August 1, 2009 / 4:10 PM / 10 years ago

Venezuela shuts down first of 34 radio stations

* Govt says closures part of effort to democratize airwave

* Critics say move is arbitrary

By Raymond Colitt and Ana Isabel Martinez

CARACAS, Aug 1 (Reuters) - The first of 34 radio stations ordered shut by the Venezuelan government went off the air on Saturday, part of President Hugo Chavez’s drive to extend his socialist revolution to the media.

Government broadcasting watchdog Conatel delivered an order to CNB radio in Caracas before dawn, ordering its stations to stop transmitting by 8 a.m., an employee of the radio network told Globovision TV.

Diosdado Cabello, the public works minister who also oversees Conatel, said Friday night that 34 radio stations would be ordered closed because they failed to comply with regulations.

He said some of the stations did not have their broadcasting licenses renewed and others transferred them illegally to new owners.

But critics said the crackdown was arbitrary and the owners were not given the right to a proper defense.

“It’s sad that one doesn’t have any means to defend oneself (publicly),” Nelson Belfort, owner of the CNB radio network, told El Nacional newspaper.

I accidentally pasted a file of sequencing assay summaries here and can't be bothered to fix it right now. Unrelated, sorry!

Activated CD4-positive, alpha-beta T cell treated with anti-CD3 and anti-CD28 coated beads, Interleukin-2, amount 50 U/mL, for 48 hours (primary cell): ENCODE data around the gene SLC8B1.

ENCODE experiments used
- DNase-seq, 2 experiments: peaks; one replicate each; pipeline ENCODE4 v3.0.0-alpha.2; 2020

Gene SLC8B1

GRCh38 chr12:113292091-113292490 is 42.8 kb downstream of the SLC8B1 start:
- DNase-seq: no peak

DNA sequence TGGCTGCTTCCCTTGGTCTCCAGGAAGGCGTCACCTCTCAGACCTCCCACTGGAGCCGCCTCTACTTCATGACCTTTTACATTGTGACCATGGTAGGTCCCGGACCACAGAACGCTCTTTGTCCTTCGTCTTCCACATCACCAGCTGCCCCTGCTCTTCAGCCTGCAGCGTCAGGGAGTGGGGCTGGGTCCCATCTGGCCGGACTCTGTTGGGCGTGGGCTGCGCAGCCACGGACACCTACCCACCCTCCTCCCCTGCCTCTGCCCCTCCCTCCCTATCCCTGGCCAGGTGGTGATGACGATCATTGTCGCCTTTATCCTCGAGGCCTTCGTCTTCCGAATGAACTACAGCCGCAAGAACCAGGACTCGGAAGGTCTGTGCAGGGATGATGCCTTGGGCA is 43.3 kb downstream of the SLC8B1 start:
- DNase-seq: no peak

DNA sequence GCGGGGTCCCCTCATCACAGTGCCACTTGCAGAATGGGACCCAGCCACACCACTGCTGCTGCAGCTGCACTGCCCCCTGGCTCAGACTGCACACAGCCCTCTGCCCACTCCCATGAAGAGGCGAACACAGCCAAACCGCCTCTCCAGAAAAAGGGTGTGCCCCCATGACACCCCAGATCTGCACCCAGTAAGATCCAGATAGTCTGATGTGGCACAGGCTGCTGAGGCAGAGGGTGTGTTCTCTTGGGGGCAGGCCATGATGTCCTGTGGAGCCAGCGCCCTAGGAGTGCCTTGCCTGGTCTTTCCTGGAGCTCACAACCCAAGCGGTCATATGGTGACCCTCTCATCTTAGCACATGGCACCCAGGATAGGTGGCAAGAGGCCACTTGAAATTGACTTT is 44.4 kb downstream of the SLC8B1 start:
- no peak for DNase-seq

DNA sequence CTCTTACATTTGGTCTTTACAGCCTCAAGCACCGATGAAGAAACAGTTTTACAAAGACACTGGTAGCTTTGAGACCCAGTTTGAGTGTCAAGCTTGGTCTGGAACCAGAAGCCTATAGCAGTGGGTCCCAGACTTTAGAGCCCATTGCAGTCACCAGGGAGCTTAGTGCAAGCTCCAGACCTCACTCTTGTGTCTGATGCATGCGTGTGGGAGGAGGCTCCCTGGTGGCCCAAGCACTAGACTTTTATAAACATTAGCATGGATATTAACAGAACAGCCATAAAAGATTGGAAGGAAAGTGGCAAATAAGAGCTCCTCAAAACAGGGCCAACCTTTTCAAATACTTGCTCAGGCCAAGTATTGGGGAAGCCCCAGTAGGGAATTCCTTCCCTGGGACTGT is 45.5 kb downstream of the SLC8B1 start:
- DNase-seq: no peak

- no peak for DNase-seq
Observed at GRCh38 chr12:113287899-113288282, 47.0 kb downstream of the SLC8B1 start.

Chavez and his supporters say they are waging a “media war” against private news companies and have denounced in recent days what they say is a renewed offensive by privately owned domestic and international media to discredit Venezuela.

At CNB’s headquarters in downtown Caracas, hundreds of surprised CNB employees and government critics gathered to protest the shutdown.

“This government has turned into a mutilator of rights,” Juan Carlos Caldera, of the opposition political party Primero Justicia, said on Globovision.

Cabello defended the closures, saying they were part of the government’s effort to democratize the airwaves.

“These decisions are strictly within the law,” he said.

“When the government decided to democratize the radio-electric spectrum and end the media (oligopoly) it was serious. In the streets, the nation is waiting and especially those that have been asking for years to obtain a license,” Cabello said.

Another 120 radio stations were being investigated for administrative irregularities and the radio frequency of stations being shut down would be transferred to new community broadcasters, he said.

As part of his drive to remake Venezuela as a socialist country, Chavez has vastly expanded the number of publicly owned television and radio stations since he took office in 1999. Some are directly owned or financed by the government, while others are operated by cooperatives and community groups.

In 2007 Chavez did not renew the license for a widely watched private TV station, RCTV, that was a persistent critic of the government. (Editing by Eric Beech)

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